Tired of being taken advantage of .

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    Quote Originally Posted by raz0469 View Post
    I don't know that it's people being allergic to change. I think that if you don't give it very much thought and simply go with gut instincts, traffic and parking are two things that would jump to most people's minds as a concern. When talking about this with people, those two issues come up extremely frequently, even from quite intelligent people. But once some more thought is given to them, it quickly becomes apparent that they're non-issues, so long as the arena is properly situated in relation to LRT and the major downtown arteries.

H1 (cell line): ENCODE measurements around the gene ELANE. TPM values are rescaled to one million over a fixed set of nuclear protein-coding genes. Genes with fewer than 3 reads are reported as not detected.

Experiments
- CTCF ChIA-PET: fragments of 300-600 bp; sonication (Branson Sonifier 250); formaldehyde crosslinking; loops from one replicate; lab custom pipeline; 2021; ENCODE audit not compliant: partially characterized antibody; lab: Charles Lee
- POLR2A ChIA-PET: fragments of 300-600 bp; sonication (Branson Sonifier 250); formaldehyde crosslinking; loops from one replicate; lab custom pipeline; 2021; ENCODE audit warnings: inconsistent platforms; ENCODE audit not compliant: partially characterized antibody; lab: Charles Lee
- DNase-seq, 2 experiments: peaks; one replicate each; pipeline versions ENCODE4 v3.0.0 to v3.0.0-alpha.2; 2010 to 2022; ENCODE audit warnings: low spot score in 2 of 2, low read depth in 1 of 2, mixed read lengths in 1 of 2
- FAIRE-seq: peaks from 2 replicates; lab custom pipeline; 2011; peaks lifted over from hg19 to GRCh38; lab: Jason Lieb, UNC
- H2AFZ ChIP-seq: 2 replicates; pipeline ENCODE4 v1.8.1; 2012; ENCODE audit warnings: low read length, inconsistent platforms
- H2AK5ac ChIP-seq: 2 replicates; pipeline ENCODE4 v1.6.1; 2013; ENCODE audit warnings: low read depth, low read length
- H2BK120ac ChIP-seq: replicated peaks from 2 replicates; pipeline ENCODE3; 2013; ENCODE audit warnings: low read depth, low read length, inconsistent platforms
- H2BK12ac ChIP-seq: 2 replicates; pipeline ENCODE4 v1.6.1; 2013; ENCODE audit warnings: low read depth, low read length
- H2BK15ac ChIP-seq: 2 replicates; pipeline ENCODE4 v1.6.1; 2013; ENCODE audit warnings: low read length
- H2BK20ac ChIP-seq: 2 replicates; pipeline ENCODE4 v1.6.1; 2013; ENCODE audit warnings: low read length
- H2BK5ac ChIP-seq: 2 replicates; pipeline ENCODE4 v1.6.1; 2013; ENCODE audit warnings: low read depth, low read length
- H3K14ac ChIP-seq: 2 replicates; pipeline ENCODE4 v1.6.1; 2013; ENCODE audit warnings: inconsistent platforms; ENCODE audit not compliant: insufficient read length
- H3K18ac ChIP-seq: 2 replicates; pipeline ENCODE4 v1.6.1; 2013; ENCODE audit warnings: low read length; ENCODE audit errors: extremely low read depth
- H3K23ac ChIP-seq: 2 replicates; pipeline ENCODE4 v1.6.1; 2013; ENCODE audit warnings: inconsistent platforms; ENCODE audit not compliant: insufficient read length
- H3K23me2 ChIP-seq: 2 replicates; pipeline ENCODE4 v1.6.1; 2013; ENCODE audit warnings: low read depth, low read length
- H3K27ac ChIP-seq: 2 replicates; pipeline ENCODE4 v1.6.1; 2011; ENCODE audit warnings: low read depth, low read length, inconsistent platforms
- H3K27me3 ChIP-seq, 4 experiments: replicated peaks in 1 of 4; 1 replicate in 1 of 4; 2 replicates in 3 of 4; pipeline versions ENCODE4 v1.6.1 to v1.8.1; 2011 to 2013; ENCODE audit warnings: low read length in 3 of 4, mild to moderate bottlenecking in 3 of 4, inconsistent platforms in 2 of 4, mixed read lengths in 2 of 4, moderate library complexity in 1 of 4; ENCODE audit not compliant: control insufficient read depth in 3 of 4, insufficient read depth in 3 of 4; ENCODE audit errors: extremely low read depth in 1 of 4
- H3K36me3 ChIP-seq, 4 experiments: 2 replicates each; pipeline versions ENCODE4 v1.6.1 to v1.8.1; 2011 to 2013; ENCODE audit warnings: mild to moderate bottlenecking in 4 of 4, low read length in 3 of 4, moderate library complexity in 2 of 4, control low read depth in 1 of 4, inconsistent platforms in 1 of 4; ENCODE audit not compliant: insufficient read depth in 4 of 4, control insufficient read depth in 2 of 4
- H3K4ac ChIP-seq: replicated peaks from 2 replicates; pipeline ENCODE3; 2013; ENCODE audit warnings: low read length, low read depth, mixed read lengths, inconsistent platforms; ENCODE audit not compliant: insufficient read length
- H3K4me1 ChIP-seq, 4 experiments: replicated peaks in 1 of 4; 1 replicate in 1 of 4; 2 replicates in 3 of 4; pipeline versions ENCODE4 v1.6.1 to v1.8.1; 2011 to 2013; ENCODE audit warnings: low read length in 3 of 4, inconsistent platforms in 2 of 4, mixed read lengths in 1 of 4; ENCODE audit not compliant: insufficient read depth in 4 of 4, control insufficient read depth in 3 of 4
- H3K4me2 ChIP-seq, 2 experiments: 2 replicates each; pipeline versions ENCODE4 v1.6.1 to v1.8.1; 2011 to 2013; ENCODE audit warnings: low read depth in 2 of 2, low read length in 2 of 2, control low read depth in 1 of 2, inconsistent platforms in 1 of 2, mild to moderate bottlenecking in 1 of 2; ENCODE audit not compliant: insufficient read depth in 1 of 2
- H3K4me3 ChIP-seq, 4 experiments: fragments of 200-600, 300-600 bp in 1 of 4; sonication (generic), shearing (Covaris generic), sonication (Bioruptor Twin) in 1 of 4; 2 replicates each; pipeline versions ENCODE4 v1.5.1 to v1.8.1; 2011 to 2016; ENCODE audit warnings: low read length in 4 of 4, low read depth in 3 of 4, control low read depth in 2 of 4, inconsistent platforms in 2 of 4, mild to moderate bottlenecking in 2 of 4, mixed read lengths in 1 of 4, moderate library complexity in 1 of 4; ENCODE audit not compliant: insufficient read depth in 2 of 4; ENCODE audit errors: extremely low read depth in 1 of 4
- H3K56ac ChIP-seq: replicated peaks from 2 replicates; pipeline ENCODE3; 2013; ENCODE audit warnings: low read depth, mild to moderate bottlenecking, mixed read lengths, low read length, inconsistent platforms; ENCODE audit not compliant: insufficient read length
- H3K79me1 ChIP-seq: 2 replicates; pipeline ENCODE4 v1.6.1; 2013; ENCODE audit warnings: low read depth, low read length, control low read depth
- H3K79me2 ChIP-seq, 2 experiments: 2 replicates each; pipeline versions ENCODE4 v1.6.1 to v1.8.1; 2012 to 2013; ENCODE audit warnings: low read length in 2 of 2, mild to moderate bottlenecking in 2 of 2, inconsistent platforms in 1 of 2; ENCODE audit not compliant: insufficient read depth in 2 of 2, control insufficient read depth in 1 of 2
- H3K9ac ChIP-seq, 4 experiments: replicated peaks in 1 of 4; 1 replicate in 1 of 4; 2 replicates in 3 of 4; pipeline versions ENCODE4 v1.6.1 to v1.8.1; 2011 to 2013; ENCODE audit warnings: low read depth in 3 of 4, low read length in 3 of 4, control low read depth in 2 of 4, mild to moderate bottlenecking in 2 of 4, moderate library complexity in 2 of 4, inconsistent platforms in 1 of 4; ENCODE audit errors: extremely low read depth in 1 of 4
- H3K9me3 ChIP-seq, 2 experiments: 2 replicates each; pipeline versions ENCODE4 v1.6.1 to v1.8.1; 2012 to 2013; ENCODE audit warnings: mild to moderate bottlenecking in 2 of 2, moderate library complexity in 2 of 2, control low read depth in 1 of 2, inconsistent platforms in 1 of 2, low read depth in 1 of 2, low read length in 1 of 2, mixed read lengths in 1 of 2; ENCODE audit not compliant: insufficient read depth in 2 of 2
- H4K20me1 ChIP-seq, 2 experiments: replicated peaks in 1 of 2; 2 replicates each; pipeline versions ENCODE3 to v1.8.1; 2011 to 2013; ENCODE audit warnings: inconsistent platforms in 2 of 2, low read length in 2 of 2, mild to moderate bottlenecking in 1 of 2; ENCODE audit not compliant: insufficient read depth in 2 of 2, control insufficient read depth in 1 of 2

That's the mistake in logic though I tried to articulate in my first point about Access above.

    The current site has 100% LRT access (in terms of walking distance), and STILL there is congestion on arterial roads, (75th street especially). Putting the new arena on-top of an LRT station won't likely make as much of a difference, especially since Jasper, 104th and 97th are all less well situated to handle traffic than the yellowhead and kingsway avenues.